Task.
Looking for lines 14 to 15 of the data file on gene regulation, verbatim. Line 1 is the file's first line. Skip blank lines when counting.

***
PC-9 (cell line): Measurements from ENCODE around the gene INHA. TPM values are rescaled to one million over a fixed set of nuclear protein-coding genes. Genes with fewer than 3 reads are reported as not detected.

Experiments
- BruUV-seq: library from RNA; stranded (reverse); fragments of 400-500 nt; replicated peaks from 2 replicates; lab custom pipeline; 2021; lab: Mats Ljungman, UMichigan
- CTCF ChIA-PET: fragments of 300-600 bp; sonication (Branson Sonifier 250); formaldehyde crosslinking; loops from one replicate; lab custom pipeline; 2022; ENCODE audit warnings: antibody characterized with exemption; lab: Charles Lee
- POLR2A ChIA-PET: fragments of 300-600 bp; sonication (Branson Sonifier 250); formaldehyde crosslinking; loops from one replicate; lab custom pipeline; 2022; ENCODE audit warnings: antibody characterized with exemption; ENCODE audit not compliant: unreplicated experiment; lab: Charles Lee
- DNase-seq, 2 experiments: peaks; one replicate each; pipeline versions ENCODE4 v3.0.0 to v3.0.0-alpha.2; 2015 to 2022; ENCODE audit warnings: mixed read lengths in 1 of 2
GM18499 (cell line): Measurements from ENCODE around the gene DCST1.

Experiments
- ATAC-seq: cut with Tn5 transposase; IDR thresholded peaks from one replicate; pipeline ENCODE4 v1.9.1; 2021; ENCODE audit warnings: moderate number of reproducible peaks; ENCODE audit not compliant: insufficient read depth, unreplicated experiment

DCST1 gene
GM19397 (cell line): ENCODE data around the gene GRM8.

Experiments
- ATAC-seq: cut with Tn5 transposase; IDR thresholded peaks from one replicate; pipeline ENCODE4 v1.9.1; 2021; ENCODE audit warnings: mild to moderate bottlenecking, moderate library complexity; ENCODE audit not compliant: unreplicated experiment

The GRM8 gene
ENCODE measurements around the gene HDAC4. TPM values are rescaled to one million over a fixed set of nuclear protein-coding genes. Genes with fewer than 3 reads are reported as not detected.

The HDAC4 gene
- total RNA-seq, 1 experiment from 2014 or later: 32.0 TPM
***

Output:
The GRM8 gene
ENCODE measurements around the gene HDAC4. TPM values are rescaled to one million over a fixed set of nuclear protein-coding genes. Genes with fewer than 3 reads are reported as not detected.